Bethesda called in none-other than Patrick Stewart (You may know him by his proper title, Captain Jean-Luc Picard of the Starship Enterprise) to voice the beginning narration of its fantasy release The Elder Scrolls: Oblivion. In a game that suffered from playability issues and an over-reliance on hardware, the celebrity cameo added not only a quality voice actor to the game but also a degree of artistic legitimacy to the medium. As video games continue to grow in popularity we will no doubt see a further influx of big-name celebrities as voice actors. This is a double-edged sword of course, but certainly an interesting development.

When writers work closely with the voice talent in games the results are even better. In a recent interview for thatvideogameblog award winning writer and video game legend Rhianna Pratchett (Mirror’s Edge, Heavenly Sword, and the Overlord series) shared her thoughts on the subject:

“I think it’s essential for writers to be involved in the recording process as things can often go wrong in this area. Voice actors are all too often presented with a wad of XL sheets, no proper character notes, context or reference and are just expected to perform. They are very good reasons why voice acting in games can be so terrible. Writers are in a great position to be able to bridge this gap.”

We are with you, Rhianna. Clever writers are desperately needed in the game development process. I can only hope that the next generation of game developers actively scouts for talented writers when planning their next big projects. After all, there is clear evidence of the terrible results that come from a disconnection between writers and voice acting talent. Take for example the ending of Devil May Cry (Capcom 2001) [Spoiler warning]:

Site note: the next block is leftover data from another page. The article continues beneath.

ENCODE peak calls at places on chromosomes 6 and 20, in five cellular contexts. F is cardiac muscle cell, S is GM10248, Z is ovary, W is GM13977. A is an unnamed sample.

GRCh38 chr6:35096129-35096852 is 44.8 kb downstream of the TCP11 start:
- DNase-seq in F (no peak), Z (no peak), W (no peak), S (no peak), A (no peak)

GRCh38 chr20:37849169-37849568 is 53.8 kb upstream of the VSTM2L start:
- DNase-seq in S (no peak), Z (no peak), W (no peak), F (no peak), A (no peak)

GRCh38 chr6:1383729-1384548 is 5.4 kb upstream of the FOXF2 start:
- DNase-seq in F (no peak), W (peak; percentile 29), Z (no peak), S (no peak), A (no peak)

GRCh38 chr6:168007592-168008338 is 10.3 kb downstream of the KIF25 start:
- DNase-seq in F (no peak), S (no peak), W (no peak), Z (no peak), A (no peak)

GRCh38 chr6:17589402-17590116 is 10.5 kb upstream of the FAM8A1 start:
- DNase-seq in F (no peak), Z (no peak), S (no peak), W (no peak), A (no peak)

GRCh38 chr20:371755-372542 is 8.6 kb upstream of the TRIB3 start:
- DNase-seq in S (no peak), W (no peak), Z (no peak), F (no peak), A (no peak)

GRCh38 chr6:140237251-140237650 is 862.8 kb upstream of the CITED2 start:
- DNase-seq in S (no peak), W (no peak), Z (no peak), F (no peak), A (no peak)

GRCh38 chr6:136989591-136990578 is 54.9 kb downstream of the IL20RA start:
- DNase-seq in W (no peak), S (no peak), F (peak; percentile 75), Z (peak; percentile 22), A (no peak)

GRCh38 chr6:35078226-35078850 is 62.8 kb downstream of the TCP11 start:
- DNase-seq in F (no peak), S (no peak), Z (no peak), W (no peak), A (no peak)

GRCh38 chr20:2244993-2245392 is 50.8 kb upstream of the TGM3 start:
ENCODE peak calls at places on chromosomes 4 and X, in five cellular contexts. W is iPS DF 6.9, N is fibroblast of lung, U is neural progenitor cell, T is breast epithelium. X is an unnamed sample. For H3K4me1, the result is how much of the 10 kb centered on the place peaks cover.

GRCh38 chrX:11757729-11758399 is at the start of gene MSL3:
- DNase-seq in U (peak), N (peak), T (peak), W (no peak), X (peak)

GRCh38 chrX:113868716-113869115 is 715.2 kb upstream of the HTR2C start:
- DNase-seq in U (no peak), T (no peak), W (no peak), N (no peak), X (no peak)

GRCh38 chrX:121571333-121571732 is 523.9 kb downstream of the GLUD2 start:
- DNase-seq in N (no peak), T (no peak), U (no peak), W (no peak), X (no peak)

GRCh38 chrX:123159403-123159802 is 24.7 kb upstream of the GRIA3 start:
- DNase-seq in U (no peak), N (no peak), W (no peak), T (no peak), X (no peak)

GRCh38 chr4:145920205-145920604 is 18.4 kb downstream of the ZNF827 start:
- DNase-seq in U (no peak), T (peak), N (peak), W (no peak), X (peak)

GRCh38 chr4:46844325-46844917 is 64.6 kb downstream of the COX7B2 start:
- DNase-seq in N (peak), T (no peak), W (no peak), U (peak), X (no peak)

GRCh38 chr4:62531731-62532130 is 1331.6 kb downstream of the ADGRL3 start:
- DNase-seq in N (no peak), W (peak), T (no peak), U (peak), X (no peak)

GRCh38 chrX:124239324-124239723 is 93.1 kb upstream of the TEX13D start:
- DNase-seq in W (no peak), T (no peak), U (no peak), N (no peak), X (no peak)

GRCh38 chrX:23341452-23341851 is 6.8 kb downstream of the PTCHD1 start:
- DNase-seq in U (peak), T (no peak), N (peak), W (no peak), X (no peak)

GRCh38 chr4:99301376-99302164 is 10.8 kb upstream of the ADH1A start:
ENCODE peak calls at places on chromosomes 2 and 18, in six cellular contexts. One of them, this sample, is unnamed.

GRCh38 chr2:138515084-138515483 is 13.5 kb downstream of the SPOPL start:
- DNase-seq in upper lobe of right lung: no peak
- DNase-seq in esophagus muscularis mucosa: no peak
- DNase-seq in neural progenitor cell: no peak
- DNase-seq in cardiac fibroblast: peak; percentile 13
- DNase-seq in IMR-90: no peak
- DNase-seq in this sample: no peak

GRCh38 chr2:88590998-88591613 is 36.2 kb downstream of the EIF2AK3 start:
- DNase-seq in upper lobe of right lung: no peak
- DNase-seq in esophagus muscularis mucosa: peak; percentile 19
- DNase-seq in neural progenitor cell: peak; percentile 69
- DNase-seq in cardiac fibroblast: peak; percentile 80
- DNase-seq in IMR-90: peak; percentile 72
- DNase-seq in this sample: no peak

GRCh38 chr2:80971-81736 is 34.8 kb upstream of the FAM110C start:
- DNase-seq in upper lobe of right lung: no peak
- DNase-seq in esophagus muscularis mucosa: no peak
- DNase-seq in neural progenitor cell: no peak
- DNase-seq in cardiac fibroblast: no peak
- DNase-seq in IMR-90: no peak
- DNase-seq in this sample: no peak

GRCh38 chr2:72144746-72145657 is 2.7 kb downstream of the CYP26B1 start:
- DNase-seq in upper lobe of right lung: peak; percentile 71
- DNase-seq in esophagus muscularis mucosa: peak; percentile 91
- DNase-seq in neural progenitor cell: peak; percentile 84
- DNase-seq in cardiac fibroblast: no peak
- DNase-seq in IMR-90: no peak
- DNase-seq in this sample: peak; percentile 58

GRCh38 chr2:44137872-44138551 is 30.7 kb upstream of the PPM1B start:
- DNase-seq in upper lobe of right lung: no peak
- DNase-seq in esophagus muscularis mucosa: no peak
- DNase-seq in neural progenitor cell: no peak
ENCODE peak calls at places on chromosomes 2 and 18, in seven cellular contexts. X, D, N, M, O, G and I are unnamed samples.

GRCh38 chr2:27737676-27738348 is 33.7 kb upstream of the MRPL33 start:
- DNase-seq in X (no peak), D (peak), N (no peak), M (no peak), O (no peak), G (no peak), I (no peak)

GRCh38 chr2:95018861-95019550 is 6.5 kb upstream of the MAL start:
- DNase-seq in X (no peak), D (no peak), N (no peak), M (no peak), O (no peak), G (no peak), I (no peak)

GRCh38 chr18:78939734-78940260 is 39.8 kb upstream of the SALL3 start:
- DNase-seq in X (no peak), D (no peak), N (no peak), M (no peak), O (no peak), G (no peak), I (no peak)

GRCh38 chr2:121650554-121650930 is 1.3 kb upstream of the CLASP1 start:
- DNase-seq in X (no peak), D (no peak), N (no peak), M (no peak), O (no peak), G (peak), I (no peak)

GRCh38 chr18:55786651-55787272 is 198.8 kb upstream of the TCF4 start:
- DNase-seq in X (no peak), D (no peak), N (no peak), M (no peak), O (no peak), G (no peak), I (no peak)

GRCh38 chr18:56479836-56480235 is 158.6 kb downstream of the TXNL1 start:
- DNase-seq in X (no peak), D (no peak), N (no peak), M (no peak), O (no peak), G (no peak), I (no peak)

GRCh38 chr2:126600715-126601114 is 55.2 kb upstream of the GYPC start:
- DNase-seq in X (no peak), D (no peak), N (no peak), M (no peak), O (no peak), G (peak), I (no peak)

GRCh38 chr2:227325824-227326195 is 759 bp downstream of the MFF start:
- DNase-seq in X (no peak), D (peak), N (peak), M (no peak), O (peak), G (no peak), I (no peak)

Yikes. Don’t blame Drew Coombs, the voice of the protagonist in this clip. I don’t think any voice actor could pull writing like that out of the fire.

Voice acting, for its part, has come a long way in the short time it has been a part of the video game medium. As worlds become more immersive and involve a greater variety of characters, it will be interesting to see how the gaming industry handles the challenges of voice acting on a large scale. While it is clear that voice acting cannot do the job of good writing it is very encouraging to see some real talent being applied to the medium we love.


  1. It's interesting you mention Oblivion. One common complaint I see often is that the cast is nearly varied enough outside of Patrick Stewart and Sean Bean: all the male elves sounding alike and so on.

    One area I think could use a bit of work is in the realm of localized voice acting, most commonly when a Japanese game is brought overseas by a publisher. The added dimension of translation would be another obstacle in this case. A few, of course, would argue that an English track shouldn't be bothered with at all and the original voice acting be preserved with only added subtitles, but that's an entirely different topic.

  2. It is sort of funny how wildly the voice acting in Oblivion varies from incredible (Patrick Stewart) to ridiculous (Gee, you sound awfully familiar, shady dude # 412). A good example for both the good and the awful of the voice acting world.


Note: Only a member of this blog may post a comment.